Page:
- Price: £999 (frame only)
- From: Trillion Cycles
“Rear dropouts are 148mm wide, and they use a sliding design with integrated tensioners. This allows you to tune chainstay length between 430mm–450mm, and also offers an easy conversion to singlespeed. However, according to Trillion, it also means the Prime can accommodate either 27.5in or 29in wheels, with max tyre clearance rated at 2.6in for both wheel diameters. To match the frame and its wheel size compatibility, Trillion has fitted a RockShox Yari 29er fork with 160mm of travel…” Read the full review here.
In a marketing landscape that’s dominated by pricey carbon fibre wunder-bikes and hyper-long geometry sleds, the humble hardtail regularly misses out on a lot of the media attention. Which is a shame really, because we like hardtails. As we’ve rediscovered during this group test, today’s hardtail is far, far more capable than those that have preceded it.
Modern technologies have certainly taken the hardtail’s performance a long way. Bigger wheels, fatter tyres, dropper posts, and stiffer forks have all played their part. But without doubt, it’s the new-school frame geometry that has upped the ride quality stakes and enhanced the speed capabilities of each one of these bikes we’ve tested.
Whether you’re looking to get into the sport for the first time, or you’re after that N+1 bike to accompany you through a wet and muddy winter season, or you just want the fastest and most responsive bike you can get for cutting up snaky singletrack, chances are that there’s a hardtail here that’ll answer your needs.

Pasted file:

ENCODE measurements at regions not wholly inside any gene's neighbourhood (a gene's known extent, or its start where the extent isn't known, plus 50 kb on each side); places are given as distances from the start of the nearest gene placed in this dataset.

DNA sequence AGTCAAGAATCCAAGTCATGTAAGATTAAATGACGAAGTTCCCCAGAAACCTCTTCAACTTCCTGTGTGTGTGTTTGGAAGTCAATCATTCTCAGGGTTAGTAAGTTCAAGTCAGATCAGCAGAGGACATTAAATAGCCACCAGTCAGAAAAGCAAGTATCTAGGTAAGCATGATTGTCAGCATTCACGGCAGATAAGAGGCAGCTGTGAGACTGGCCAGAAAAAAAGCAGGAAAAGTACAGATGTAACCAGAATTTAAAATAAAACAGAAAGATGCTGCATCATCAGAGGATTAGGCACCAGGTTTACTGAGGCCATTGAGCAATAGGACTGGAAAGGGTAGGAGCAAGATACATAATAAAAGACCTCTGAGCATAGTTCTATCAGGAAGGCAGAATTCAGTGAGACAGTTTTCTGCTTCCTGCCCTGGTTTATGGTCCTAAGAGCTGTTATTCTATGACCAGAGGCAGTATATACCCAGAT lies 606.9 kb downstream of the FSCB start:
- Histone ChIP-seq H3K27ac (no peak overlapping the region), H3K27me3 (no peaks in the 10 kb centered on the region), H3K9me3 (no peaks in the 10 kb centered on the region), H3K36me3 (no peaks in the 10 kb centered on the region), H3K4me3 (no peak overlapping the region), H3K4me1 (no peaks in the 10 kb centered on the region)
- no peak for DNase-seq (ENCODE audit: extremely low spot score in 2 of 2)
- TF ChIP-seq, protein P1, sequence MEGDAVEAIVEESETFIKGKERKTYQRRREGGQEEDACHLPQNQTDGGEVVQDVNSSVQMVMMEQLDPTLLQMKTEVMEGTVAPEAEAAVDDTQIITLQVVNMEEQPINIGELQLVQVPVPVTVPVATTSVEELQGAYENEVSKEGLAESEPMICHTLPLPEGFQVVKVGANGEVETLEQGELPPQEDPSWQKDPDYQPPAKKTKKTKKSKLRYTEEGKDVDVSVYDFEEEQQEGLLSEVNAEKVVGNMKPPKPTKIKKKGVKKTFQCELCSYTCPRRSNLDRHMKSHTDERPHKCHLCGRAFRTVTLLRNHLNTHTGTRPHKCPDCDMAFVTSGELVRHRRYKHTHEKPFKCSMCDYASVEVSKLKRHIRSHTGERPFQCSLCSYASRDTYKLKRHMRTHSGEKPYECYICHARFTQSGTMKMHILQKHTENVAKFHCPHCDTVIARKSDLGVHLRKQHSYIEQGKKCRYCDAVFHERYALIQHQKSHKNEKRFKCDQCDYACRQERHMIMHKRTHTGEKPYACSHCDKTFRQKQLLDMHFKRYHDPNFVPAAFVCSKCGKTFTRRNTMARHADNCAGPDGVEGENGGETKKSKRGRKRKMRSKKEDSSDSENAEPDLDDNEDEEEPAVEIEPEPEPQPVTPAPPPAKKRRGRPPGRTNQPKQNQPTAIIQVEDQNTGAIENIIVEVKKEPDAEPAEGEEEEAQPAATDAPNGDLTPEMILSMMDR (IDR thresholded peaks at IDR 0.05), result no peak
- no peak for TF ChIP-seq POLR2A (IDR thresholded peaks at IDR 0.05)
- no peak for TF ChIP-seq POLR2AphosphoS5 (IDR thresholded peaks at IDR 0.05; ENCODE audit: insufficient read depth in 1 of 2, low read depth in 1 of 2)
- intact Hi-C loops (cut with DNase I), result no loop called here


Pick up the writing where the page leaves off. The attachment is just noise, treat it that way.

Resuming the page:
Made right here in the UK and from every diehard mountain biker’s favourite material, steel, the Trillion Prime ticks all the right boxes for a hardcore hardtail. It’s slack, can fit semi-chubby rubber, and comes equipped with a cartoonishly long travel fork that will have downhill riders eyeing it up as a potential winter silly bike. Being a prototype, however, our test bike was far from perfect, and there’s some refining required both on the finish and on the geometry before the Prime is ready for its time in the spotlight.
Nukeproof originally wanted to get us the higher-end Scout 290 Comp model, but, due to availability, we ended up testing the cheaper Race spec. Despite a twisty fork and soft brakes, the £1,099 Nukeproof Scout impressed all testers with its composed attitude and surprisingly stable descending manners. It’s the perfect example of how far entry-level hardtails have come, with its tough frame, slack geometry and grippy rubber possessing masses of capability that’ll allow your skills and confidence to grow with it. It’s a terrific beginner’s bike with loads of upgrade potential.
On the other side of the price spectrum, the Kona Honzo CR Trail DL is no cheap proposition. There are certainly bikes with a better spec list than this for the same money, and some of those bikes have rear suspension too. Price aside though, the Honzo is just pure and simple wickedly fun. It corners on a penny, it blasts downhill way too fast, and rides with a gung-ho attitude that I have never experienced with any other carbon hardtail. Sure it’s lightweight and race-capable for all but the most elite World Cup level athletes, but it’s the Honzo’s responsive handling and on-trail feedback that makes it so addictive to ride.
This feature was created in association with Innsbruck Tourismus, which enabled us to shoot this Bike Test on location in Innsbruck, on the Nordkette Singletrail and at Bikepark Innsbruck. For more information, visit: innsbruck.info and bikepark-innsbruck.com. And to read about our Austrian road trip, checkout the full Innsbruck travel feature here.